9. Very baseless point for one to take decision on. Please elaborate on how this impacts. it has surely created wealth for its investors. I am sure all of them will have a happy walk to the bank. Its ok…the poor have more access to funds while investors profit from it…atleast it has helped the poor that extra fund. As an investor, i would not have put my money in charity…i would look at returns…sks has given that to sequioa or kismet or Narayan Murthy or Sores or vinod khosla…why would they invest otherwise…ask NM or vinod khosla if they would give put all their investment funds in to social / charitable funds…they dont run foundations 🙂

10. Just because, a couple of MFIs have played dirty (predominantly small ones as they have pressure of collections) it is not fair to paint the entire industry with the same brush. If i were to take your case, i will have to suspect all stocks of software companies given the RAJU scam.

WOW…you are a piece apart …look at the positive side of the MFI industry…the moral policing would not help the poor to get access to credit. If i am not wrong, none of the promoters have quit in this IPO. All of them have sold a part and the remaining has been put on a 3 yr lock in…i am sure, the seriousness in the business does exist.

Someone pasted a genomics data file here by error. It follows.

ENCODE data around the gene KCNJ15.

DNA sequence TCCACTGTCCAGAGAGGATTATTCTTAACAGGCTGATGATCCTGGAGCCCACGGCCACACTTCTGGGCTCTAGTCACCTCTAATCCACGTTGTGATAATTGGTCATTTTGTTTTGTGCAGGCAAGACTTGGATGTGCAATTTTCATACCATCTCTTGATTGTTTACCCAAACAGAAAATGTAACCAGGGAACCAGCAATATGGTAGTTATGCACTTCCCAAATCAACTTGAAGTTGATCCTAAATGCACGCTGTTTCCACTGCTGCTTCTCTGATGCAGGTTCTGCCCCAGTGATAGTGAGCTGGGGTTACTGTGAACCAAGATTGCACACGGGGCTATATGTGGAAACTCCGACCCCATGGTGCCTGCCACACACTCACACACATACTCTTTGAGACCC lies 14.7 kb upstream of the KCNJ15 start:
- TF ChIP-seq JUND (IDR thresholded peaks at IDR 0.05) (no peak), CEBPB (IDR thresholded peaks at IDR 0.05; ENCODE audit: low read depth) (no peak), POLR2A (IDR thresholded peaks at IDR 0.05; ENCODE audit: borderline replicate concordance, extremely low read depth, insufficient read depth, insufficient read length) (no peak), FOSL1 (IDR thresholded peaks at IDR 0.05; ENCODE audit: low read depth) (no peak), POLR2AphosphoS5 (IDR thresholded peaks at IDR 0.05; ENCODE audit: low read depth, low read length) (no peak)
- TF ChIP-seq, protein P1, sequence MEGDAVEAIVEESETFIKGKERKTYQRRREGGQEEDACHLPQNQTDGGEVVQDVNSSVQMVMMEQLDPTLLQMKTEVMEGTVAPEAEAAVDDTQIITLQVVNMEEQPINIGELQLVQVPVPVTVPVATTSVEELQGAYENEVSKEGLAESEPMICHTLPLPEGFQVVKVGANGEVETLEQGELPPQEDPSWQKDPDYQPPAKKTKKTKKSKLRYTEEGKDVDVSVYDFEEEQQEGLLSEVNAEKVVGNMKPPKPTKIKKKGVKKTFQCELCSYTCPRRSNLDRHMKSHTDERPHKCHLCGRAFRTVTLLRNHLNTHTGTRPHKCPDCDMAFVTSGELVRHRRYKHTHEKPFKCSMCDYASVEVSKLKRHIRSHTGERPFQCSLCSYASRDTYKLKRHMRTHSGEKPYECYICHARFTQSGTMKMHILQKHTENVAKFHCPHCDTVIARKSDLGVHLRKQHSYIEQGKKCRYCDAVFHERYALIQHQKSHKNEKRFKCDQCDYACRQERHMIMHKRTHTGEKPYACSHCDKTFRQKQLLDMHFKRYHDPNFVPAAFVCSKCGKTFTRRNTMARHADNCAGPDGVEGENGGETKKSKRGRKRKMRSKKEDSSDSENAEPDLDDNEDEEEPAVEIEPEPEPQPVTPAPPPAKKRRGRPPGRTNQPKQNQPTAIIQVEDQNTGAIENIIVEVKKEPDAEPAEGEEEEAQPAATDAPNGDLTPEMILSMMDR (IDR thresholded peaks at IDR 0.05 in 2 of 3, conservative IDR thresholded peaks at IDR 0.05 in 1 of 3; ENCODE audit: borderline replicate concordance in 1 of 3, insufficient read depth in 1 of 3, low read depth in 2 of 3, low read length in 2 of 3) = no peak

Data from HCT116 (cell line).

July 27, 2010 12:32 AM

Reply

facts right July 27, 2010

Prasanna…agreed you seem to act like one messiah…please try and get to understand if the other credit sources really are available to the poor. If you were to ask me…i lived my past in these areas and i know how difficult it is to access credit. the Patel (moneylender) in our village would charge interst based on the urgency of my need…the higher the level of urgency…the higher the interest rate…at times we have paid Rs,10,000 interest for one week for a 25,000 loan…thats how the system works in the rural areas….MFIs are a lot better…atleast there is a fixed rate of interst. Banks dont reach half these guys nor the government schemes…if the AP govt. SHG schemes were so successful…why did the women choose to support MFIs and not the government.

Reply

k a prasanna July 27, 2010

Reply to facts right – 1. It is sin to charge even 28% interest on the money lent to the poor.
2. Grameena bank model is different – there is no greed.
3. The bottom line is promoters are interested in quick buck. MFI is only a mode for that.
4. Growth % has nothing to do with ethics of business.
5. It is possible to raise funds through NGO/donations to fund expansion. For that reason one need not be a loan shark.
6. Yes agreed, borrowers are poor and have no access to credit. That does not mean that they are to be exploited.
7.RBI/Government will intervene. That will happen sooner than most think. I reiterate, these MFIs will crumble.
8.Yes that will happen. Do you know the number of branches opened by PSU banks in the last fiscal?
9. That is the point I am stressing. There is no real love for the poor. Promoters are interested in maximizing their wealth. Nothing else.
10.MFIs who charge interest in excess of 18% p.a.are following predatory practices.

Reply

k a prasanna July 27, 2010